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Posted by on Mar 28, 2018 in Pregnancy, Health | 0 comments

How a Protein Level Test Could Detect an Ectopic Pregnancy

How a Protein Level Test Could Detect an Ectopic Pregnancy

One in every 80 pregnancies in the UK each year is an ectopic one, when the fertilised egg implants itself outside the womb. Tests for an ectopic pregnancy traditionally involve a blood test to measure the levels of the pregnancy hormone HCG. These levels are lower than normal if the pregnancy is ectopic.

A vaginal ultrasound can also be used to check the location of the pregnancy. In some cases a laparoscopy may be given to confirm an ectopic pregnancy and then the embryo or fallopian tube is usually removed during the procedure.
However new research has shown that a protein level test could be an early indicator of an ectopic pregnancy.

Women having an ectopic pregnancy have been discovered to have a lower level of a particular protein, activin B, and this could be key to easier early diagnosis and treatment.

Ectopic pregnancies put the mother at risk because of the possibility that the area where the fetus is growing – fallopian tube, cervix or ovaries – can rupture, causing potentially fatal internal bleeding. The longer the ectopic pregnancy goes undetected the more at risk the mother will be.

In the UK, five women a year die because of ectopic pregnancies which are usually terminated once the diagnosis is confirmed.

Edinburgh researchers writing in the journal Human Reproduction say they hope to develop a simple diagnostic test which could pick up any problems sooner.

Early diagnosis is not only beneficial for the mother’s health it could also prevent future fertility problems and improve the effectiveness of treatment.

Ectopic pregnancy symptoms

Sometimes women who have an ectopic pregnancy don’t experience any symptoms so the condition is only revealed in an early scan or if her fallopian tube ruptures. If there are ectopic pregnancy symptoms, they usually appear between weeks five and 14 of the first trimester and can include:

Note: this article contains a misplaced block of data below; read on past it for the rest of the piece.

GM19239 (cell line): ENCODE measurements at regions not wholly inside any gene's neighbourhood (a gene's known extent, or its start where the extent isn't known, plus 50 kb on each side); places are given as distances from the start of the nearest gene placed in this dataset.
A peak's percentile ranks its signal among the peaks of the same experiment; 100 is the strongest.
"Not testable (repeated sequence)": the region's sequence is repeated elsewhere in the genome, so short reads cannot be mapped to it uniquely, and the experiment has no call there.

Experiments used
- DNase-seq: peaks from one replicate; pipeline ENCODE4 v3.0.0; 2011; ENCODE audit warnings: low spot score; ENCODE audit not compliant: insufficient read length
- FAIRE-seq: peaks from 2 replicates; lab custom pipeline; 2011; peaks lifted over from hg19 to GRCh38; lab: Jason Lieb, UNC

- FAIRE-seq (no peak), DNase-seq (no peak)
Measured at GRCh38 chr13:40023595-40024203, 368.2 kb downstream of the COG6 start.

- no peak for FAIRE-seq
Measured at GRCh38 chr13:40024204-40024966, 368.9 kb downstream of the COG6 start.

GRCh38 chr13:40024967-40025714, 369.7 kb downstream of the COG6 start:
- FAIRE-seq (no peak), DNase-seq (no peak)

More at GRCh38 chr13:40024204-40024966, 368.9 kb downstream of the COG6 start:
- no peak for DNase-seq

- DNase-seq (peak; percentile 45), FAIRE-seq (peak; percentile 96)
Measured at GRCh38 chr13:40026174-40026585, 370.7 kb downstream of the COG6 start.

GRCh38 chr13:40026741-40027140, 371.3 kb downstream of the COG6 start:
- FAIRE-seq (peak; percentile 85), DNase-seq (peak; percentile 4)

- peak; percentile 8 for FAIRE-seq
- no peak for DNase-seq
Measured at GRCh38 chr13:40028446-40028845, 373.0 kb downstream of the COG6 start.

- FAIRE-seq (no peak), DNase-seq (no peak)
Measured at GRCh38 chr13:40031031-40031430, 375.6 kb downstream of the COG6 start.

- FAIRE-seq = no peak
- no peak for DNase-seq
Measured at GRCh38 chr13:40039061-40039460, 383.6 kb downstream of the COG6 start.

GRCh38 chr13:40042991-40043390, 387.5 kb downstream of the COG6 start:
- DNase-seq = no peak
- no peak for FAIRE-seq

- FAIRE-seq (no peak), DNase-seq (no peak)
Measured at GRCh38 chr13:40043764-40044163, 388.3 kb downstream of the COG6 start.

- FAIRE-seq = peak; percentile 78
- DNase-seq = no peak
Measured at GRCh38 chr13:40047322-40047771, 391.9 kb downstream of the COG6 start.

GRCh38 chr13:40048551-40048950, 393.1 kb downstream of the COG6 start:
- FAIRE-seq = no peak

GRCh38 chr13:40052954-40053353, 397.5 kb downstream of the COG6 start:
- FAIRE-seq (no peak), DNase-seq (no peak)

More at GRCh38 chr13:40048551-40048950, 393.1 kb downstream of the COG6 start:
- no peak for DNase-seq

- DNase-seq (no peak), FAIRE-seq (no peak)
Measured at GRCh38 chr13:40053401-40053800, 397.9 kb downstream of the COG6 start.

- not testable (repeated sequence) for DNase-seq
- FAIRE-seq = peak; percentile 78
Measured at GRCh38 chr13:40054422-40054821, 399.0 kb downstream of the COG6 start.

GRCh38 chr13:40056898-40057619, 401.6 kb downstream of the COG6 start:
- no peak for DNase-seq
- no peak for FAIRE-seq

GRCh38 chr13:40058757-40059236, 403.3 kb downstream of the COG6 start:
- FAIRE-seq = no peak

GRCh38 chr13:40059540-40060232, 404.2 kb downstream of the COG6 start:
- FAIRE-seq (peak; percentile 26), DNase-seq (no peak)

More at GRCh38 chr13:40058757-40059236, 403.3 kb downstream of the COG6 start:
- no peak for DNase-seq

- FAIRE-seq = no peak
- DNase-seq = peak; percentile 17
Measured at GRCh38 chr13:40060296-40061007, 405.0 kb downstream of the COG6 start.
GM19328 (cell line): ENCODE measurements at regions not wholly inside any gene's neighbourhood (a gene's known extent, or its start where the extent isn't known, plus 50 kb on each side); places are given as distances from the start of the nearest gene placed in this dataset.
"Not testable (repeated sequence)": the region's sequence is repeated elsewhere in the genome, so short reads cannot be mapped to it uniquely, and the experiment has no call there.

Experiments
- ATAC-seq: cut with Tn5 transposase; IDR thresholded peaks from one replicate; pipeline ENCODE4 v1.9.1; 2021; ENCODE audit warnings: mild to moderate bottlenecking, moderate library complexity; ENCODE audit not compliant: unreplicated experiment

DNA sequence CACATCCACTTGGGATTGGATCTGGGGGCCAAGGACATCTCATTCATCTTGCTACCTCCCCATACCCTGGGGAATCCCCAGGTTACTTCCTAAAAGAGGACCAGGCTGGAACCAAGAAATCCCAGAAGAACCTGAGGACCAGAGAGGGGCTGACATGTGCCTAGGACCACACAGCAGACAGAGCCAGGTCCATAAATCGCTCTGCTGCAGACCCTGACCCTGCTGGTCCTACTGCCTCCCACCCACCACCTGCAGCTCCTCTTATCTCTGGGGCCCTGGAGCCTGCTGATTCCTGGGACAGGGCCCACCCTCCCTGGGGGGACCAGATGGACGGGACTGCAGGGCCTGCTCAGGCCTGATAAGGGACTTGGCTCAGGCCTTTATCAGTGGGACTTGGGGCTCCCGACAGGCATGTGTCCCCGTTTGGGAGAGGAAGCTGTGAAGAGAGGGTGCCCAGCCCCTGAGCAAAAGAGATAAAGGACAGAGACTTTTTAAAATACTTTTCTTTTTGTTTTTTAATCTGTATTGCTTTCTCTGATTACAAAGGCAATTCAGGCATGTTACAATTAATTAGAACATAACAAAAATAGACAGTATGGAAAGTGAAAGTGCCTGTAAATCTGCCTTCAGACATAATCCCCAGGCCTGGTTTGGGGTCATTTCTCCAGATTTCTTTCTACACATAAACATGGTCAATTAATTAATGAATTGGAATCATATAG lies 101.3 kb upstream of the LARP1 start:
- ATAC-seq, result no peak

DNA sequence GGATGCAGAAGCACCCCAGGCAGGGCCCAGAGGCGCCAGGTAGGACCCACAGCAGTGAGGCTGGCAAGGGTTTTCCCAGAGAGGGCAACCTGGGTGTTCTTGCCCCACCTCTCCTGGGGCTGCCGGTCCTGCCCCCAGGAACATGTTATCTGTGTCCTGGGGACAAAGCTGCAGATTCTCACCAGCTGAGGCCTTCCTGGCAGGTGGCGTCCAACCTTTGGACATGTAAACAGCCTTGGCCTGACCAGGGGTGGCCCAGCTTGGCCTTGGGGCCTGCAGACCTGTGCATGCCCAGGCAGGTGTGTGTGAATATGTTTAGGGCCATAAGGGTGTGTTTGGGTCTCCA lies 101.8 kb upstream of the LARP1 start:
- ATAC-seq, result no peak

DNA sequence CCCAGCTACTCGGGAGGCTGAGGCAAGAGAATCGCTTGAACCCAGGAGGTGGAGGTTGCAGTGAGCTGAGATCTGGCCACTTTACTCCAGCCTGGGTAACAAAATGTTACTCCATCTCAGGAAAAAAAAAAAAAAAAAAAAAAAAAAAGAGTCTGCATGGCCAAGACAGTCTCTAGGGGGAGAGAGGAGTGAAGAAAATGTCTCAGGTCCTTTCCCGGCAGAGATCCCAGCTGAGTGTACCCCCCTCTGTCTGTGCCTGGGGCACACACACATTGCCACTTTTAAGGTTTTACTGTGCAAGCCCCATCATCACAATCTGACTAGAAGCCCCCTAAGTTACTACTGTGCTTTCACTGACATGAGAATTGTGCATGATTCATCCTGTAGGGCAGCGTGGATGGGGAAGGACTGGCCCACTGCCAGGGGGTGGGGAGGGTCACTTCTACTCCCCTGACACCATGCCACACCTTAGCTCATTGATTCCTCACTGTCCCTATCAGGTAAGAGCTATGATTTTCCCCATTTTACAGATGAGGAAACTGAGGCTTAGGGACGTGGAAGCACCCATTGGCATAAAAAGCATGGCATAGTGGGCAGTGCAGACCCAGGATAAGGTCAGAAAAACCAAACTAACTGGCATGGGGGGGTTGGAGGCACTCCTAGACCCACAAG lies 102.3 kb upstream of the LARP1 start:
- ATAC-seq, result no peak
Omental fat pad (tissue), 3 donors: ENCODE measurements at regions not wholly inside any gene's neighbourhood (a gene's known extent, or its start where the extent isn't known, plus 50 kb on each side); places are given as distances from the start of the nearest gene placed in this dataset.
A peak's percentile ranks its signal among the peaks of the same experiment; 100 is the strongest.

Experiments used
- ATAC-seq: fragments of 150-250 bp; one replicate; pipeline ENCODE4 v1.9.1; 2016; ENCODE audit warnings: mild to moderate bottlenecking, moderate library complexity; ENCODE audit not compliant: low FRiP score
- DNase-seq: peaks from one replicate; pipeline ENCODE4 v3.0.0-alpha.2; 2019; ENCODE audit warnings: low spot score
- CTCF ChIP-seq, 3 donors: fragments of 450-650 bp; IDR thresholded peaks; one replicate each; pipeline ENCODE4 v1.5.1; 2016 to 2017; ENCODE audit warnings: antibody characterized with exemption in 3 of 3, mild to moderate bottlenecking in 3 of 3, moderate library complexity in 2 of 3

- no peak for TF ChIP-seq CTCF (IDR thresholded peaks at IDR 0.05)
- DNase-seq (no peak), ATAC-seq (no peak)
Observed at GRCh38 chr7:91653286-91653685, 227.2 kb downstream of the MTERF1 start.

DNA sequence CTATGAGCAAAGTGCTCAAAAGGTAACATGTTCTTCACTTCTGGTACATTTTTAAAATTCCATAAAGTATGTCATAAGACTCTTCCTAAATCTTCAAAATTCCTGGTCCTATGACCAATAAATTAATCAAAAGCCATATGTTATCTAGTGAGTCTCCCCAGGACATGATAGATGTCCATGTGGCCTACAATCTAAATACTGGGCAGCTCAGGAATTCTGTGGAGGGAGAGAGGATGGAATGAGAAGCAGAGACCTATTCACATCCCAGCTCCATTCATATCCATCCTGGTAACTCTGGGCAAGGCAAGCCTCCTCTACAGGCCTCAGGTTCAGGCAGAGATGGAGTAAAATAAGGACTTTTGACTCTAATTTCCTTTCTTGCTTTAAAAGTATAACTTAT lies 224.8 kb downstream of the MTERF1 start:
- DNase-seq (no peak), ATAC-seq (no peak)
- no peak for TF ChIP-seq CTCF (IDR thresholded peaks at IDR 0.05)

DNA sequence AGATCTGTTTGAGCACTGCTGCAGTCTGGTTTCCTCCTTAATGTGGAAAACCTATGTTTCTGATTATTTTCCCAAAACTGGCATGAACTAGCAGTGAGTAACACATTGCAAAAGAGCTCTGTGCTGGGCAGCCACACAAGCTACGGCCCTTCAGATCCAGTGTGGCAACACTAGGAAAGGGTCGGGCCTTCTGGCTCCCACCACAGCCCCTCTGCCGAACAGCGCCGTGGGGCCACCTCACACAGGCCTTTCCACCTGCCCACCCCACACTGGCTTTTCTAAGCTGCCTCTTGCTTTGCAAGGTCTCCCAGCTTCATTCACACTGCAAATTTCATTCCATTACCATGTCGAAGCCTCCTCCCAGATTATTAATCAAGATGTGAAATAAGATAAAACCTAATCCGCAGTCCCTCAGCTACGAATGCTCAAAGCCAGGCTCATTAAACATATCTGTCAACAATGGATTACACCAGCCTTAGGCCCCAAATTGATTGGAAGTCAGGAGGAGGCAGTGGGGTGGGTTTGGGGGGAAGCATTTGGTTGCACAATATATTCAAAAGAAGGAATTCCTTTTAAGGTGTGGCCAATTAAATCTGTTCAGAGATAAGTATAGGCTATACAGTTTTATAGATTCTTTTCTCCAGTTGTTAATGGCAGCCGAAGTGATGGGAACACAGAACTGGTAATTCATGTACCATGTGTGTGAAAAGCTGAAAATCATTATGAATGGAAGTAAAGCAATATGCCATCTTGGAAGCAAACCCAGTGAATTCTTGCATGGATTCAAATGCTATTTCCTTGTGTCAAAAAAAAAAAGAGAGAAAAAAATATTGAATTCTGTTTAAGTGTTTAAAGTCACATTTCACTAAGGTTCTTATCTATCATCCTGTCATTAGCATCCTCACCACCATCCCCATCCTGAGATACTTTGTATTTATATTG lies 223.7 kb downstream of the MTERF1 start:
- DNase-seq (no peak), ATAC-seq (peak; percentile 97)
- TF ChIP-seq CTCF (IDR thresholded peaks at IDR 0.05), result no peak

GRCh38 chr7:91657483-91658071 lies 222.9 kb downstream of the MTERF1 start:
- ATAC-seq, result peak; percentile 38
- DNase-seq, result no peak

Pain on one side of the abdomen – usually severe and persistent
Bright or dark red vaginal bleeding which starts and stops.
Referred pain on the shoulder where the arm begins, usually when lying down. This can indicate internal bleeding which irritates a nerve in the diaphragm.
Discomfort or pain when passing urine or stools
Vomiting and diarrhoea
A serious symptom of an ectopic pregnancy is feeling faint and light-headed. It can be a sign that the fallopian tube has ruptured, causing dangerous internal bleeding. This is a state of -collapse- and may also involve feeling sick, going pale and having an increased heart rate.

Treatment

Unfortunately, the baby cannot be saved in an ectopic pregnancy. However, if diagnosed before the fallopian tube ruptures, the pregnancy can be safely terminated using medication or surgery.

Internal bleeding can prove fatal so if the fallopian tube ruptures, emergency surgery will be needed – often involving the removal of the fallopian tube.

Debra Aspinall is an experienced journalist and the editor and leading writer for the Emma’s Diary website, one of the UKs foremost pregnancy and baby websites. Debra writes on pregnancy related topics such as ectopic pregnancy, pregnancy and conception advice, ectopic pregnancy symptoms and etc. She also writes on women’s health and beauty issues and contributes travel articles to glossy magazines in London and the Home Counties.

 

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